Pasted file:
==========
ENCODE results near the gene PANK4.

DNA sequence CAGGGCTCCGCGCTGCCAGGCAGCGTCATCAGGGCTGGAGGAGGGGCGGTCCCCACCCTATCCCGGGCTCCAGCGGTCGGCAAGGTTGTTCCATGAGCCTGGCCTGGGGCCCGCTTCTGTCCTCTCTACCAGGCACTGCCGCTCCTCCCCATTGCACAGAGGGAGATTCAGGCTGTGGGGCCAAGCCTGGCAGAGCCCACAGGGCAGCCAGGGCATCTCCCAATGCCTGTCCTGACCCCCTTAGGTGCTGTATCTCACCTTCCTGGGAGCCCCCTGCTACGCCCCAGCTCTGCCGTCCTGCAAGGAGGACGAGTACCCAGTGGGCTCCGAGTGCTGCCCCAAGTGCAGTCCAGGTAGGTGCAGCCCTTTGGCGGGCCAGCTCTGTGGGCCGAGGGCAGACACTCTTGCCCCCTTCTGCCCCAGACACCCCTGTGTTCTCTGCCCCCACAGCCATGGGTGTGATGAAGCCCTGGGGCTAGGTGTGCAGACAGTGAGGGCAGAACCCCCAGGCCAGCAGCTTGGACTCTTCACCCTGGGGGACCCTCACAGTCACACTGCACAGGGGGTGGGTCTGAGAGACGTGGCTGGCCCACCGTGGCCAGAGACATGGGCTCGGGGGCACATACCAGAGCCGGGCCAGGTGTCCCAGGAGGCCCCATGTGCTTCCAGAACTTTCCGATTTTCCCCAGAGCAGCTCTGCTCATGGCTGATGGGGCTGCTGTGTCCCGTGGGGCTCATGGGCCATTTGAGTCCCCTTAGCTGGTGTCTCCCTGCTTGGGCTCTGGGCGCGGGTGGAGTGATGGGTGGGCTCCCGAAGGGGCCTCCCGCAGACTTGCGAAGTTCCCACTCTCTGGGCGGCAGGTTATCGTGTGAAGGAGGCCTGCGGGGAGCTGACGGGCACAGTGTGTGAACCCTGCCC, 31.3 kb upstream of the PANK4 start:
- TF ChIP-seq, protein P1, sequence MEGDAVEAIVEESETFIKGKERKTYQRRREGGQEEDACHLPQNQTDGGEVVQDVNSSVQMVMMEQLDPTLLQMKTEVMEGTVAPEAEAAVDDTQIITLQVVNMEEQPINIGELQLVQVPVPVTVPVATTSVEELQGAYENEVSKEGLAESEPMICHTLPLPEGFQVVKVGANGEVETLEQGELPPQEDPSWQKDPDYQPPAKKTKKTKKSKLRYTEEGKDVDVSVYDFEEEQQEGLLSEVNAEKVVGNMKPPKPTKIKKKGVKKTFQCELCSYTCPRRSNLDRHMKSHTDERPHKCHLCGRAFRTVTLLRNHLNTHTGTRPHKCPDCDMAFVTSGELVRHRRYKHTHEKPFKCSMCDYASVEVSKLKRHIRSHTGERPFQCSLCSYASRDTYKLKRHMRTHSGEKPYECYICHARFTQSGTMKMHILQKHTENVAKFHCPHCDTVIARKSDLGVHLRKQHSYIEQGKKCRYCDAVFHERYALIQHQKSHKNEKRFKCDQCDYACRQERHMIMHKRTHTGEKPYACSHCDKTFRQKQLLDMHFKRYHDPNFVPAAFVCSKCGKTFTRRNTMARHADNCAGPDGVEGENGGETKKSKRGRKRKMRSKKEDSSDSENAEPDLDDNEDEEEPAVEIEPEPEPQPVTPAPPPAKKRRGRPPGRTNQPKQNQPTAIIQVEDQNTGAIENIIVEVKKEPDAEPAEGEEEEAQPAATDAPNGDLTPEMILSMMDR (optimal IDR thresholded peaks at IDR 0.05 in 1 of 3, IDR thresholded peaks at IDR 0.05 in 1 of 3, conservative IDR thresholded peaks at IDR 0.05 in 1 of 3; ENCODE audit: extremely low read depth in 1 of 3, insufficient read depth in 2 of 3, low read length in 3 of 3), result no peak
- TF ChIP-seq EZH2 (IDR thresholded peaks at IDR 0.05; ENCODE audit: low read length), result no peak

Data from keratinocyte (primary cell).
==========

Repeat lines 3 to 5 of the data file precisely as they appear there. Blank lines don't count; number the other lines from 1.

- TF ChIP-seq, protein P1, sequence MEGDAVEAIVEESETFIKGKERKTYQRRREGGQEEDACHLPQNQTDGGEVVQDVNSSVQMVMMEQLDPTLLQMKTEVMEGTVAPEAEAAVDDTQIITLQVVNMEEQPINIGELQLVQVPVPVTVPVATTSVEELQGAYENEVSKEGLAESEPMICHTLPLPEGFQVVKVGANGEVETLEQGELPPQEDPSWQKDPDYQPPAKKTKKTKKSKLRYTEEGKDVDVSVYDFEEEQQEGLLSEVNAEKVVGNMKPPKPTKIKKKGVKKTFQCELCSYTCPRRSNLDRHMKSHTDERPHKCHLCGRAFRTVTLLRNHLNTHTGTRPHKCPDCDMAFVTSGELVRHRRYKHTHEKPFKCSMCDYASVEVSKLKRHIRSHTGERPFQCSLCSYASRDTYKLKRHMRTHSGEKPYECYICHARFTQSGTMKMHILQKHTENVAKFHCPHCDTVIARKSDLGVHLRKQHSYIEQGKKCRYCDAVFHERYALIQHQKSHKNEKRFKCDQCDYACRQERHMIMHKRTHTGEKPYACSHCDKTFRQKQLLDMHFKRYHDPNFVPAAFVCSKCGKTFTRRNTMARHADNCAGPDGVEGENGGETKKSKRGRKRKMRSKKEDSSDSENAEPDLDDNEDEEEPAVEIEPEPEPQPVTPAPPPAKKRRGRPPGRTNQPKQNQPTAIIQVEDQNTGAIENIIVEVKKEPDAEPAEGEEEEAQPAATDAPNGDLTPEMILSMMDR (optimal IDR thresholded peaks at IDR 0.05 in 1 of 3, IDR thresholded peaks at IDR 0.05 in 1 of 3, conservative IDR thresholded peaks at IDR 0.05 in 1 of 3; ENCODE audit: extremely low read depth in 1 of 3, insufficient read depth in 2 of 3, low read length in 3 of 3), result no peak
- TF ChIP-seq EZH2 (IDR thresholded peaks at IDR 0.05; ENCODE audit: low read length), result no peak

Data from keratinocyte (primary cell).